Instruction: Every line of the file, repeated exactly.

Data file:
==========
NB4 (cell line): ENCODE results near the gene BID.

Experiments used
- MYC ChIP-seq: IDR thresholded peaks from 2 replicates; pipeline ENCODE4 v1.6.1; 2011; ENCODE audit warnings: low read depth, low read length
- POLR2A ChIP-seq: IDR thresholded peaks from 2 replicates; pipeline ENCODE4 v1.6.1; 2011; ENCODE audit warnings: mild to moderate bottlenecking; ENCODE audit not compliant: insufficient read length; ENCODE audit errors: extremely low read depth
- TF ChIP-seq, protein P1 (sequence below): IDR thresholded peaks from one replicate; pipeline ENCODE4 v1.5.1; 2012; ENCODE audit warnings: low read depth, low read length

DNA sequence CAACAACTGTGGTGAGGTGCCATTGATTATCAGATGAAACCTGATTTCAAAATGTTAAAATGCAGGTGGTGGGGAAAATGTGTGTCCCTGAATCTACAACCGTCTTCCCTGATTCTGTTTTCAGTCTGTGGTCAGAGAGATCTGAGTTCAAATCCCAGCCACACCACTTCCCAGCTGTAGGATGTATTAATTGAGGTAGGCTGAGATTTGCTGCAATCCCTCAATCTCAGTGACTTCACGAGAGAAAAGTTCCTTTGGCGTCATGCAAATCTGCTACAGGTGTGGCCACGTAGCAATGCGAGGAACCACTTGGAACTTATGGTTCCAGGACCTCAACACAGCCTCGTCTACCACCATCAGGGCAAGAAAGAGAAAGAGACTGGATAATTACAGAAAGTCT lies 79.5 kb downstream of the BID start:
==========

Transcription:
NB4 (cell line): ENCODE results near the gene BID.

Experiments used
- MYC ChIP-seq: IDR thresholded peaks from 2 replicates; pipeline ENCODE4 v1.6.1; 2011; ENCODE audit warnings: low read depth, low read length
- POLR2A ChIP-seq: IDR thresholded peaks from 2 replicates; pipeline ENCODE4 v1.6.1; 2011; ENCODE audit warnings: mild to moderate bottlenecking; ENCODE audit not compliant: insufficient read length; ENCODE audit errors: extremely low read depth
- TF ChIP-seq, protein P1 (sequence below): IDR thresholded peaks from one replicate; pipeline ENCODE4 v1.5.1; 2012; ENCODE audit warnings: low read depth, low read length

DNA sequence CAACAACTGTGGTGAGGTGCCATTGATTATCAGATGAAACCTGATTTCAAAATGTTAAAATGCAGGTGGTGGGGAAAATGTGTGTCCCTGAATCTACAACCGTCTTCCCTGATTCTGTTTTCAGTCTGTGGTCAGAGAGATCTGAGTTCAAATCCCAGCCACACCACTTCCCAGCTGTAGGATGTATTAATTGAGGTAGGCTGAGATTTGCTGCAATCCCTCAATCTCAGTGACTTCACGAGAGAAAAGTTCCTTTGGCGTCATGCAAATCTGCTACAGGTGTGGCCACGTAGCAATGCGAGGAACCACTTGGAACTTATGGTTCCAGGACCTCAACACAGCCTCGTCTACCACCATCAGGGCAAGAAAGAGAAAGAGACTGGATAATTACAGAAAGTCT lies 79.5 kb downstream of the BID start: